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Tariff Freeze in Medical Aid Societies May Choke Healthcare Insurance in Zimbabwe

Published: 1/16/2008 by Roger Goodman, Robert LaCount, Rob Barnett, Sean Biggs, and Margaret Rhodes
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Medical aid societies in Zimbabwe are facing increasing deficits as they try to cover standard and private hospital packages, with the National Incomes and Pricing Commission (NIPC) expected to back a tariff freeze.

Global Insight Perspective



The deficit is mainly due to the NIPC's rejection of tariff increases at the end of December 2007, with hospitals and doctors having already adopted the new rates.


The shortfalls in covering medical treatments are likely to be over three-quarters of a standard hospital bill, with specialist fees amounting to about 95%. However, the NIPC has sparked confusion by stating that fees charged by all medical practitioners should be approved by the regulatory body, though this is not being implemented.


Healthcare costs, driven by soaring inflation and inadequate infrastructure, are at their highest in Zimbabwe. Without government intervention and a pact between the bodies controlling medical practitioners and insurance and managed care providers, healthcare financing would be difficult to sustain.

Zimbabwe's medical aid societies are seeking relief from the government following the National Incomes and Pricing Commission (NIPC)'s decision to freeze tariffs at December 2007 levels. The Herald reports that the aid societies find themselves in the middle of a "three-way squeeze" between medical practitioners, their members, and the government. Medical practitioners have increased tariff rates for consultations and specialist treatments along with private hospitals. Members, on the other hand, have already expressed concerns over health insurance contribution tariffs, which have recorded significant rises in the past two years, depleting disposable incomes. This has subsequently spurred the NIPC to make this decision regarding tariffs.

In its response, medical aid societies are highlighting the increasing gulf in covering treatments through the existing tariff rates. In the face of hospitals' adoption of the new charges, the shortfall is all the more glaring. As noted by the source, medical aid societies were seeking a 265% rise. In making a case, medical aid societies claim that their members will have to foot a greater proportion of healthcare bills under December rates; they also say that a hospital visit may end with a three-quarter shortfall, though with specialist fees the deficit would exceed 95%. They also argue that freezing tariffs will not necessarily bring about a reduction in healthcare costs, claiming that they are driven by hospitals and doctors, with the latter adopting Zimbabwe Medical Association (ZIMA) approved rates. Furthermore, there are also signs of a potential drop in health insurance subscriptions.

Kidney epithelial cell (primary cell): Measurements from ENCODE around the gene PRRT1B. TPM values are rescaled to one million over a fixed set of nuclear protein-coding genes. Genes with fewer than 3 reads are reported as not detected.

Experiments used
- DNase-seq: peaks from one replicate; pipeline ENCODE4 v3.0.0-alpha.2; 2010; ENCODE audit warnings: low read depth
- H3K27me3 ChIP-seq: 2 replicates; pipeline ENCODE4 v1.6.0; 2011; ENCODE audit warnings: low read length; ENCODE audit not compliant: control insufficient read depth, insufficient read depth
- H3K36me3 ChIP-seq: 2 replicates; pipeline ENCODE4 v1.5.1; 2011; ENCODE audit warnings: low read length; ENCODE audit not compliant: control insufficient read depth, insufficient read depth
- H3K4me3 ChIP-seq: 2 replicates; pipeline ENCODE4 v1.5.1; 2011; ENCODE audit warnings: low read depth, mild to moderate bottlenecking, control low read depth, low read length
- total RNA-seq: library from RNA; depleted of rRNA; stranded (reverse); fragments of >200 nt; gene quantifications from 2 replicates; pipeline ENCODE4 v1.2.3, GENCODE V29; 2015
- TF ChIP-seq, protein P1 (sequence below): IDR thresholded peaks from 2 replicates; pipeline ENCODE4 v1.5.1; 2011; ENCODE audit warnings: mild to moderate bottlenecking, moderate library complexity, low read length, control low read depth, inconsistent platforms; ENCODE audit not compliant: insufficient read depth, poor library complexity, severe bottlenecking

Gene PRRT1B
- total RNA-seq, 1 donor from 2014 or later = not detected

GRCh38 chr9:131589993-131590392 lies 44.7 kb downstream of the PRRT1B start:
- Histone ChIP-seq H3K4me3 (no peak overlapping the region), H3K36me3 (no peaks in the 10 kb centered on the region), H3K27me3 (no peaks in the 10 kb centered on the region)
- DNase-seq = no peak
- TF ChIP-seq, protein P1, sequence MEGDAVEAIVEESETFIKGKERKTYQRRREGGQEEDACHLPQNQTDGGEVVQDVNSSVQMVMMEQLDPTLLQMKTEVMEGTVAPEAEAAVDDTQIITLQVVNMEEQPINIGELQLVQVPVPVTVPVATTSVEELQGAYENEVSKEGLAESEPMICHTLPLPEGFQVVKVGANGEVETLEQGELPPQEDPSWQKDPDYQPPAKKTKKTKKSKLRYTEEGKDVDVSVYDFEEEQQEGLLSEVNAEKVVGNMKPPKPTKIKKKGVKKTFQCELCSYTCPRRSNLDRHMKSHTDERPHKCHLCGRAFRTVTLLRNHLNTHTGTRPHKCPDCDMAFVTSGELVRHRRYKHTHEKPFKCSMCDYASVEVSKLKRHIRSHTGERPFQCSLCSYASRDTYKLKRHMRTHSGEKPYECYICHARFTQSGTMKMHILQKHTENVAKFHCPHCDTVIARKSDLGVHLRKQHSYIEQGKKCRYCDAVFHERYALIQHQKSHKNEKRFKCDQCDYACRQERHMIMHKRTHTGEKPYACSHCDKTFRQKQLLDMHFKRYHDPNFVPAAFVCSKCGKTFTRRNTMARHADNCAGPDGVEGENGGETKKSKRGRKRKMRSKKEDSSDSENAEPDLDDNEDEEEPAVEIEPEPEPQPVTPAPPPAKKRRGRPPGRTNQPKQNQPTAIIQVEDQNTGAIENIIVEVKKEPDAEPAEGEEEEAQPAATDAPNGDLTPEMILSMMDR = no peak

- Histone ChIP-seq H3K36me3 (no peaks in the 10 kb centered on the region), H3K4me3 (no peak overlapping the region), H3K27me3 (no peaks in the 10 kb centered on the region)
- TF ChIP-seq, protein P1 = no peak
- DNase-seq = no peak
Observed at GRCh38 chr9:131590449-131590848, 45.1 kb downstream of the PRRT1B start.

Outlook and Implications

Medical aid societies in Zimbabwe work as a buffer to support payment shortfalls in medical treatments for lower- and middle-income groups working to "average out health costs". CIMAS Medical Aid Society, one of the largest firms, late last year announced a 350% increase in contribution rates (source: Financial Gazette), sparking debate over rising health costs and premiums for health insurance. This resulted in many members cancelling subscriptions and withdrawal from its schemes; CIMAS's actions were not isolated. Tariff fees are dependent on negotiations between ZIMA, the National Association of Medical Aid Societies (NAMAS), and the Private Hospital Association, among several other bodies. There is also ample confusion over whether the NIPC's decision will be binding for other members of the medical community, such as doctors and private hospitals.

Hyperinflation, essential drug shortages, and a crumbling infrastructure are piling on the pressure for the patient population of Zimbabwe. CIMAS's decision reflects the current mood in the industry, with rising payment shortfalls for treatments. However, the NIPC's decision has thwarted these efforts, plunging the fragile healthcare financing system into potential disarray. Already, the payment shortfalls have led to members having to themselves bridge the gap through out-of-pocket payments, and this is in danger of increasing in the forthcoming months. The government is expected to intervene and streamline the current pricing structure among the industry's stakeholders. This will provide greater clarity, and in the event of rising costs, price reductions will be carried out uniformly throughout the medical community.
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